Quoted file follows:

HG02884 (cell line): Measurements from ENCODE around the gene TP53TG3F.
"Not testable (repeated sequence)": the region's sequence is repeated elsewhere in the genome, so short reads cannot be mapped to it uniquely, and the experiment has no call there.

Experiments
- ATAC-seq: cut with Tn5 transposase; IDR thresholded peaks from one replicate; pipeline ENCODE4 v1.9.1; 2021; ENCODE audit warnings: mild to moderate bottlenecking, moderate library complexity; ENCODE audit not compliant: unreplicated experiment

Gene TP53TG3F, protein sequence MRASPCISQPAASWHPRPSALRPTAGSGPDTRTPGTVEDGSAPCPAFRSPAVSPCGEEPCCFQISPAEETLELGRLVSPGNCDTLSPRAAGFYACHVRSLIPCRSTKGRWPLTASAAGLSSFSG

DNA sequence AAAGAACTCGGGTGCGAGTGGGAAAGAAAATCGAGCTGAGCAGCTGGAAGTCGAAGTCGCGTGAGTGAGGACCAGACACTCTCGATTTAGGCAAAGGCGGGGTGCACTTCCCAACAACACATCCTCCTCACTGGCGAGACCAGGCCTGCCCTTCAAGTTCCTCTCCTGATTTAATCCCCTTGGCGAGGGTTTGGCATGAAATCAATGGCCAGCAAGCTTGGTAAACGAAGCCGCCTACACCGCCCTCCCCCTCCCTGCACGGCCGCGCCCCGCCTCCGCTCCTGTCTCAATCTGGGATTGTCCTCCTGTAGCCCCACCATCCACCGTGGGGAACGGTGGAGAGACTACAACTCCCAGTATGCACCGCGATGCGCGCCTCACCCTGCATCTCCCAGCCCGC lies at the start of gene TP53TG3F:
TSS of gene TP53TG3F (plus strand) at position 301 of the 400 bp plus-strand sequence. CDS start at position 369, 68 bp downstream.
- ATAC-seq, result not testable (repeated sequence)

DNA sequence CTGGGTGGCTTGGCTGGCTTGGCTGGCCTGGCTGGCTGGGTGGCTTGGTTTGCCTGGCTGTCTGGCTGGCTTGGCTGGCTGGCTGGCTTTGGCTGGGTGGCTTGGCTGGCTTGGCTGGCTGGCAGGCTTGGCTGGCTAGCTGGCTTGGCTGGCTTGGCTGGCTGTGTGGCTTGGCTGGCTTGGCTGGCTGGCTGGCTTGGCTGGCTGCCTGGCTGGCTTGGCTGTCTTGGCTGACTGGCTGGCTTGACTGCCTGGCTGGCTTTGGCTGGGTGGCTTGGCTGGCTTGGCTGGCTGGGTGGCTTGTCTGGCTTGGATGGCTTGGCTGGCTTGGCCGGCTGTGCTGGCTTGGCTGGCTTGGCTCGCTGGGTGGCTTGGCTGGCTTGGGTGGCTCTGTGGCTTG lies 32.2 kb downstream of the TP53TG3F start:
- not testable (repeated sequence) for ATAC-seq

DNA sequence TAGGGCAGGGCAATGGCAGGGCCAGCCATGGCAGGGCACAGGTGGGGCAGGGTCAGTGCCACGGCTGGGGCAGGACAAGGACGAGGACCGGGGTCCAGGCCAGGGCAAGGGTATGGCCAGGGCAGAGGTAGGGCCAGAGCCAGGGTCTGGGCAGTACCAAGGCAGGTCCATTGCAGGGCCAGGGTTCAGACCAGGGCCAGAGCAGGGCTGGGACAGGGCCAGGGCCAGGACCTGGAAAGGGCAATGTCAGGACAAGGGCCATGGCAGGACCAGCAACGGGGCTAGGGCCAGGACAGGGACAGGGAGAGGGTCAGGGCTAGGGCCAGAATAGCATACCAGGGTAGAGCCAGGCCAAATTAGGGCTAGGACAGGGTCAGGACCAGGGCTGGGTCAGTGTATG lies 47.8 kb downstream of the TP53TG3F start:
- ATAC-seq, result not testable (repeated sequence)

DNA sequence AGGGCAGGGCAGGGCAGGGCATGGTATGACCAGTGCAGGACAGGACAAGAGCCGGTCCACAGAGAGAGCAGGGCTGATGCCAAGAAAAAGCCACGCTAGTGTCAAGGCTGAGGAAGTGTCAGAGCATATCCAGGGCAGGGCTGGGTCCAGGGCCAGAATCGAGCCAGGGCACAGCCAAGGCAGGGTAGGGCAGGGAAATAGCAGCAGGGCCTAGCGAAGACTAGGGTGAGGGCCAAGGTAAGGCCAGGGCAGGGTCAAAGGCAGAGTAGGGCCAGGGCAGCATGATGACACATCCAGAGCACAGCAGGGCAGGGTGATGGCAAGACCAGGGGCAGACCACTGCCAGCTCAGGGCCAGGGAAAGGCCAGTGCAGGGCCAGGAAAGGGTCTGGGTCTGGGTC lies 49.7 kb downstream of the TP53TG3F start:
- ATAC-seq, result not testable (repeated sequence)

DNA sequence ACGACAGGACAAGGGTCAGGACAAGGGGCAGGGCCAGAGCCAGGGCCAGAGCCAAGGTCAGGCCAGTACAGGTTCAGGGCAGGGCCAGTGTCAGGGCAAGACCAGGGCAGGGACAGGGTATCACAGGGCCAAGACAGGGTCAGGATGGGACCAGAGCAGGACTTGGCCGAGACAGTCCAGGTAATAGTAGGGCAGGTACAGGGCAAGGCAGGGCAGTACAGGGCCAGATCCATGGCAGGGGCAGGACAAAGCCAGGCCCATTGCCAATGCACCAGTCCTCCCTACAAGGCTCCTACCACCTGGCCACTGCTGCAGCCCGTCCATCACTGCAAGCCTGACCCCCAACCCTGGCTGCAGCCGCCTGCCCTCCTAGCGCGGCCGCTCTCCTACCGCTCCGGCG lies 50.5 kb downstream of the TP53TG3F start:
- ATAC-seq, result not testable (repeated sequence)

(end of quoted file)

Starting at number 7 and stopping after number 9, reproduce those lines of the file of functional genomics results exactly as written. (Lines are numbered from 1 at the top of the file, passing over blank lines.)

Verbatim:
TSS of gene TP53TG3F (plus strand) at position 301 of the 400 bp plus-strand sequence. CDS start at position 369, 68 bp downstream.
- ATAC-seq, result not testable (repeated sequence)

DNA sequence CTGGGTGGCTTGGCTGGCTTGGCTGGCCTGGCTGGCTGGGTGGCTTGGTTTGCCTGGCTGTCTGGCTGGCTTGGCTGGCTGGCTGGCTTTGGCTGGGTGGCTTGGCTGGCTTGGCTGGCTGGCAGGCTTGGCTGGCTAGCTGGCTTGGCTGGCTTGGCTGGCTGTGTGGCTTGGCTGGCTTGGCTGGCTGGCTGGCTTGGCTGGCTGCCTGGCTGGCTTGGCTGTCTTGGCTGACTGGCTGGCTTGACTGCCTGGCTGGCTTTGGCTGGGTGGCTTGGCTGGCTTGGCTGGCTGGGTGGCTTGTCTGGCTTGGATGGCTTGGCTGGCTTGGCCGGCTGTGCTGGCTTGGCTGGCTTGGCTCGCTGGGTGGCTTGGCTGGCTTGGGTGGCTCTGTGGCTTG lies 32.2 kb downstream of the TP53TG3F start: